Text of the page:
Right before my eyes, I have seen the numbers of people asking for money increase in New Bedford, MA. Seven years ago, you might have seen two or three people a month. Now, there are four at a single intersection every day.
You may ask, how do I interact with these individuals? Do I give money, or will they just spend it on drugs and alcohol? Do I provide food? Do I put my head down and pretend I don’t see them at all? Are they even homeless? Am I being played? Depending on whom you ask, you will most likely get a different answer. The Center for Social Innovation and t3 have a wealth of knowledge about homelessness. So, I asked my colleagues, what do they do when someone asking for money approaches them? There were many different opinions, but five patterns arose.
- Give money if you can.
Personally, I try to give money, even just a dollar or two if I have it. This usually goes with a “have a good day” or “be well.” One colleague, Katie, has given metro cards with money left on them. Katie and another colleague also mention purchasing street newspapers (for example, Spare Change News) to support vendors who are often experiencing homelessness.
- Give food.
Another colleague, Kathleen, mentioned giving her lunch or part of her lunch to people asking for food and money while on her way to work. If you are worried about how an individual will use money, food is one way to provide sustenance.
- Acknowledge the person.
The people we see asking for money are just that, people, like you and me. If you don’t have money or food, or don’t want to give either, you may put your head down at the red light and pretend they aren’t there. Whatever your emotions and thoughts, the least we can do as human beings is to acknowledge a fellow person. Read Lindsay Morrissey's lessons learned from her father's experience of homelessness.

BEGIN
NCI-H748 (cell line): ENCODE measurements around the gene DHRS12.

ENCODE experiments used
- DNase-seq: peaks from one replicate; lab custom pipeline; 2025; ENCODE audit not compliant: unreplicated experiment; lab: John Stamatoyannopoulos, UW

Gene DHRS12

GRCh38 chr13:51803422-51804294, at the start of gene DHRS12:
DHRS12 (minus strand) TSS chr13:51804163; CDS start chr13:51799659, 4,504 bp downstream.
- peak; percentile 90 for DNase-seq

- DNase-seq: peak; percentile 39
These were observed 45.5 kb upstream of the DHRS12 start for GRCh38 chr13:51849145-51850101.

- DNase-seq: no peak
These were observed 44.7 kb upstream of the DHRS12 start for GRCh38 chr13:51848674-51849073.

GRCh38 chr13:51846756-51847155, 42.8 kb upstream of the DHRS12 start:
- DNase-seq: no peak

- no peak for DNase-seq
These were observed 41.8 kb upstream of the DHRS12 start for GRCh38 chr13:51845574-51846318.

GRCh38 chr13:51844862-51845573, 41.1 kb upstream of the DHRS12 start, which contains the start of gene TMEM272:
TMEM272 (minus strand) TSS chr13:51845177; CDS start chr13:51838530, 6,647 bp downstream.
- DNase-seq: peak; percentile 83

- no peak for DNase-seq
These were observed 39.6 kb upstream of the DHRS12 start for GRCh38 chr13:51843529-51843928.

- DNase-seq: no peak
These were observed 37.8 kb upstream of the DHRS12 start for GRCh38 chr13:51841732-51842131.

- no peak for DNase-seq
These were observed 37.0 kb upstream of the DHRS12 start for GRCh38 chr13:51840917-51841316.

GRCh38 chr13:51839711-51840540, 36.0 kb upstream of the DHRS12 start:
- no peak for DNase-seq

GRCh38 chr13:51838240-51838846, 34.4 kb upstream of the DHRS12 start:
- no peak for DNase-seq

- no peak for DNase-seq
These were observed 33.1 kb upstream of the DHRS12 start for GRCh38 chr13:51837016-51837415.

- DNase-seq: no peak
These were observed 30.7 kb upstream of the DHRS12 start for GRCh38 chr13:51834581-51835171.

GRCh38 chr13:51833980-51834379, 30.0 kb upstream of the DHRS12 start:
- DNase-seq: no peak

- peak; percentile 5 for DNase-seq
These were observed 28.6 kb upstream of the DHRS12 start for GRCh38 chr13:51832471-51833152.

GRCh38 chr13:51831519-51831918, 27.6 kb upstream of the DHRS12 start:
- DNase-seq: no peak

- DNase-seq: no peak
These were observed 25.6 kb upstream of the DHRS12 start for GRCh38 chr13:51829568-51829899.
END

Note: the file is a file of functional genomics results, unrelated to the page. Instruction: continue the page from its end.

- Provide options for services.
These days, if you don’t have a computer, you may not know about the resources in your community. You may not know there are fuel assistance programs, career service centers, or food banks right there in your neighborhood. A pamphlet for non-denominational services may be the start to helping someone receive the supports they need to improve their current situation.
- Do not judge.
If you don’t want to give money, don’t have food, or don’t want to make eye contact, at least don’t judge. There are probably only one or maybe two circumstances that make you different from a person panhandling. I often wonder, what makes me so lucky to have a house and enough food and loved ones? Is it my educational background or my financial, marital, or employment status? What I often find is that my husband and I are, and always have been, just one job loss, accident, illness, or death away from being in the same position. The reality is that people who are panhandling are just like you and me. They are humans who are struggling at this time in their lives.
At the Center for Social Innovation, we believe in working to make systematic changes. A colleague, Jon, asked, “How do we balance responding to a personal need, but still solve systemic issues?” Another colleague urged us to think of panhandling as not just an individual issue, although it is that, but to help solve the larger problem. “We need to look at the structures in place in our community that prohibit people from engaging in employment or finding social services.” Working towards larger systemic change is absolutely necessary, but this doesn’t mean we should ignore the individuals who are simply looking for a meal or a place to stay tonight.
Most importantly, we should be empathic, we should be human, and always remember: Never criticize another person until you’ve walked a mile in their shoes.
Learn more about addressing homelessness by listening in to a t3 podcast "Ending Youth Homelessness: The 100-Day Challenge."